Gauteng’s leadership role as the economic powerhouse of South Africa’s economy will continue with the province contributing nearly 35% to national GDP until at least 2017 with huge benefits awaiting the transport sector through the province’s proposed 25-year integrated transport master plan (ITMP25).
So says Amrei Botha, Head of Business Segment: Business Banking at Standard Bank, when reviewing research undertaken by the bank into the present state of the provincial economy, the business banking environment and the outlook until 2017.
The research reveals that Gauteng’s leadership position in South Africa is driven by its dominance of 19 of 34 detailed economic sectors and currently accounts for approximately:
- 40.3% of manufacturing.
- 33% of electricity and gas production, and water output.
- 43.8% of the construction sector.
- 35.2% of the wholesale and retail trade, as well as catering and accommodation activities.
- 33% of transport, storage and communication assets.
- 35.2% of personal and community services activities.
- 40.5% of finance, real estate and business service activities.
When breaking the sectors down at a provincial level, dominant industries in Gauteng comprise mainly of tertiary sector industries including trade (16%), transport (9.3%), finance (26.6%) and community services (23.1%), which make up 75% of the provincial economy.
The province is also regarded as the natural destination for international investors wishing to establish a springboard into the African continent.
“Since 1997, Gauteng’s average annual growth rate has, with a few minor exceptions, exceeded that of South Africa as a whole,” says Botha. The top three sectors showing growth between 2007 and 2012 were construction at 4.7%; finance, insurance, real estate and business services at 4.1%; and community, social and personal services at 3.7%.
We can expect to see this picture alter for the period 2012 to 2017, with the finance sector growing by 5.0% taking top spot. This is followed by transport, storage and communication with an anticipated growth rate of 4.9%. Taking third position will be construction improving to 4.8%.
Challenges in the lead up to 2017
Botha says that Gauteng’s diversified manufacturing sector, which produces more than 50% of South Africa’s manufactured exports and is also a key driver of employment, faces several major challenges in next three years. “These range from energy security, skills shortages, underinvestment in capital equipment and technology, through to ageing foundry and tooling industries, uncompetitive pricing of raw materials and failure to attract foreign direct investment.
“The impact of these factors could be exacerbated by the economic downturn, decreases in consumers’ disposable income and therefore lower sales, strikes and industrial action, and increased shipping costs.
Transport, storage and communication
The transport sector supports growth across all other sectors of the provincial economy. The province’s proposed 25-year integrated transport master plan (ITMP25) which is set to guide the Gauteng government in its transport development and planning, will have massive benefits for the sector if executed.
Key proposals of the programme include building specialised freight by-pass roads through the province, and upgrading and expanding the existing commuter rail network. Transnet has implemented a R300-billion capital expenditure programme for the period 2013 to 2019, with many planned improvements identified for Gauteng. Key challenges facing the transport sector include loss of large customers, contracts and revenue due to:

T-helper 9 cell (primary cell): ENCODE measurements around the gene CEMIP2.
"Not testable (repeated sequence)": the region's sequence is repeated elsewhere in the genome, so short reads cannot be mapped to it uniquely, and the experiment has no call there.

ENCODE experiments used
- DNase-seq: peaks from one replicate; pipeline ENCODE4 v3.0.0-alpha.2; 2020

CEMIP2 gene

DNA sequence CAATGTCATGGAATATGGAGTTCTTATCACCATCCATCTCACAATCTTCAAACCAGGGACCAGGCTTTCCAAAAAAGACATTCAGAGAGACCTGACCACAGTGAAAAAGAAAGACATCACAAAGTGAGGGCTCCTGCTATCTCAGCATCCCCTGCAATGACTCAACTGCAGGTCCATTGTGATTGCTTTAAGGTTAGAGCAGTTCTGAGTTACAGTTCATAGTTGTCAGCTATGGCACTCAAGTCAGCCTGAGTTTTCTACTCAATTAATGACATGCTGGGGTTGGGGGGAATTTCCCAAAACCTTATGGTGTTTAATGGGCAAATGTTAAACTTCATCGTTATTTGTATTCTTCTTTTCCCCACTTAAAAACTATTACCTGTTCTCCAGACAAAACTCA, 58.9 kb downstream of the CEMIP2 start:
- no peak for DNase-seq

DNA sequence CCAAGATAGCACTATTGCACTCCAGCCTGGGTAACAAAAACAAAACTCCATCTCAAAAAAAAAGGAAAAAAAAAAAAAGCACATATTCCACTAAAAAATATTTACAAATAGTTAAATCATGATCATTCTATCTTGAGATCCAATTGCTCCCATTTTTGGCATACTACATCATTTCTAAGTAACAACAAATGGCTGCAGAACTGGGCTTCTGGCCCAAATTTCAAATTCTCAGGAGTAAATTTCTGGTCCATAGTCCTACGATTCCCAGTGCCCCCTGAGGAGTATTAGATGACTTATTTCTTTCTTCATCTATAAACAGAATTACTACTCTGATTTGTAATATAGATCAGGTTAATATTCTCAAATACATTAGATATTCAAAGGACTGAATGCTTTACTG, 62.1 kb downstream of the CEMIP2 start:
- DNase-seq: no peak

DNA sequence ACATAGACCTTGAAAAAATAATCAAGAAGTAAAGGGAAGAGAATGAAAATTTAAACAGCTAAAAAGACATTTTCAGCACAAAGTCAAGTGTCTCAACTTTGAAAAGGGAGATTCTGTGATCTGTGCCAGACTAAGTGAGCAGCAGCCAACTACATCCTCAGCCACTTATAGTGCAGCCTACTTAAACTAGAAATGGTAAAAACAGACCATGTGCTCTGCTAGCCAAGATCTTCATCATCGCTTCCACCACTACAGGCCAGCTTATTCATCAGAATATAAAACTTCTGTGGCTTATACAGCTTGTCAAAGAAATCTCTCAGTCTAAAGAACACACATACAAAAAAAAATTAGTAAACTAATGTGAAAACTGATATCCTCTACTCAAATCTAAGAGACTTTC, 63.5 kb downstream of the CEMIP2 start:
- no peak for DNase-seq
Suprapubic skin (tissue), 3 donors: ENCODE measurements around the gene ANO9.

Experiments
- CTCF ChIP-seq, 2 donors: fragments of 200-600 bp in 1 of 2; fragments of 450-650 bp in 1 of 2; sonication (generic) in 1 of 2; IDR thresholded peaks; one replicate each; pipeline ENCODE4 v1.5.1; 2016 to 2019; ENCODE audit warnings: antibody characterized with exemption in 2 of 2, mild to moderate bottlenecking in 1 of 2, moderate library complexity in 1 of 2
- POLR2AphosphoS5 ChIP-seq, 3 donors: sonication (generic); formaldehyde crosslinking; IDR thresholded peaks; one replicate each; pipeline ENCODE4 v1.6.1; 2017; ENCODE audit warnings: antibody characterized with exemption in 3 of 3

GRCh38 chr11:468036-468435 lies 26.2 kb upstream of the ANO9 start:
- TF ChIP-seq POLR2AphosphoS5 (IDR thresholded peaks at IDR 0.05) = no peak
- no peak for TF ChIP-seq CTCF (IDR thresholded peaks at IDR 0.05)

- Derailments, collisions and accidents.
- Strikes and industrial action.
- Weather conditions, especially with regard to freight.
- The effects of Administrative Adjudication of Road Traffic Offences (AARTO) demerit points, which have the potential to see temporary suspension of operators’ permits. (Editor’s Note: If it is ever introduced).
Further to this, Gauteng boasts the best telecommunications and technology on the continent. “The South African Information and Communication Technology (ICT) industry is set to boom during the next four years, as it is anticipated that internet traffic will increase four-fold,” says Botha.
Turning to energy costs, Gauteng will be responsible for a considerable portion of the expected doubling in the country’s energy demand by 2030. “These growing energy demands are occurring within a supply-constrained environment. The province will have to be a key player in the process to reduce the country’s heavy dependence on the use of coal and find ways to diversify the country’s power-generating capacity,” says Ms Botha.
Finance, insurance, real estate and business services
It is expected that 26.6% – more than a quarter – of Gauteng’s economic activity will stem from this sector, with growth of about 5.0%. “The province’s strength in this area is further secured in the forecast period in that it is the only province anticipated to reflect an increase in the size of its contribution (41.7%) to the national economy,” says Ms Botha.
The future of the construction industry is largely tied to government’s planned multi-million-rand infrastructure programme. However, the industry remains uncertain due to the lack of capacity to deliver projects. Other major challenges identified in this sector are:
- Increased input costs linked to electricity and fuel hikes.
- Power shortages, disruptions and electricity embargos placed on new developments.
- Inadequate supplies of building materials to meet demand, for example bitumen.
- Rising labour costs due to scarcity of adequately qualified graduates.
- Absenteeism and loss of skills due to HIV/Aids and tuberculosis.
“Although challenges will be experienced across all major sectors, the economic strength and diversification of the Gauteng economy will continue to ensure it remains the leading province in South Africa,” says Botha.